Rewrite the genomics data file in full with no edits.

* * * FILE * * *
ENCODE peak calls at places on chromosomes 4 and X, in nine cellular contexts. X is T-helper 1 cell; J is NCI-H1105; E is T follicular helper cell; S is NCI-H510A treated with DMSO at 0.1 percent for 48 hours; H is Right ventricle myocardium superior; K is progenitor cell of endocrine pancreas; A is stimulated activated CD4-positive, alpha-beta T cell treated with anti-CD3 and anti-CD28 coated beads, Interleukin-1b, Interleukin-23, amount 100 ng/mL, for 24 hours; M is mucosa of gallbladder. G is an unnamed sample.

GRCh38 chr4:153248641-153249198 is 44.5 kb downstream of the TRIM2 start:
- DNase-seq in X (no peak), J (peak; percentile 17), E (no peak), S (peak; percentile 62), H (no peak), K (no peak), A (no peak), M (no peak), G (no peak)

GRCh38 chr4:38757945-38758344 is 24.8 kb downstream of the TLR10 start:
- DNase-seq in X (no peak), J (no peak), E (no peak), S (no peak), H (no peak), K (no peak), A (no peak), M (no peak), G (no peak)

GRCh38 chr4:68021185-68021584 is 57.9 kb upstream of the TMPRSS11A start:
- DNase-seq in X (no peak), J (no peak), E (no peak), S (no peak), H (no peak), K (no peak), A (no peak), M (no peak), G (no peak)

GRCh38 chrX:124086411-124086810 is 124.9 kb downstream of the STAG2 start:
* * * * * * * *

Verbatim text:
ENCODE peak calls at places on chromosomes 4 and X, in nine cellular contexts. X is T-helper 1 cell; J is NCI-H1105; E is T follicular helper cell; S is NCI-H510A treated with DMSO at 0.1 percent for 48 hours; H is Right ventricle myocardium superior; K is progenitor cell of endocrine pancreas; A is stimulated activated CD4-positive, alpha-beta T cell treated with anti-CD3 and anti-CD28 coated beads, Interleukin-1b, Interleukin-23, amount 100 ng/mL, for 24 hours; M is mucosa of gallbladder. G is an unnamed sample.

GRCh38 chr4:153248641-153249198 is 44.5 kb downstream of the TRIM2 start:
- DNase-seq in X (no peak), J (peak; percentile 17), E (no peak), S (peak; percentile 62), H (no peak), K (no peak), A (no peak), M (no peak), G (no peak)

GRCh38 chr4:38757945-38758344 is 24.8 kb downstream of the TLR10 start:
- DNase-seq in X (no peak), J (no peak), E (no peak), S (no peak), H (no peak), K (no peak), A (no peak), M (no peak), G (no peak)

GRCh38 chr4:68021185-68021584 is 57.9 kb upstream of the TMPRSS11A start:
- DNase-seq in X (no peak), J (no peak), E (no peak), S (no peak), H (no peak), K (no peak), A (no peak), M (no peak), G (no peak)

GRCh38 chrX:124086411-124086810 is 124.9 kb downstream of the STAG2 start: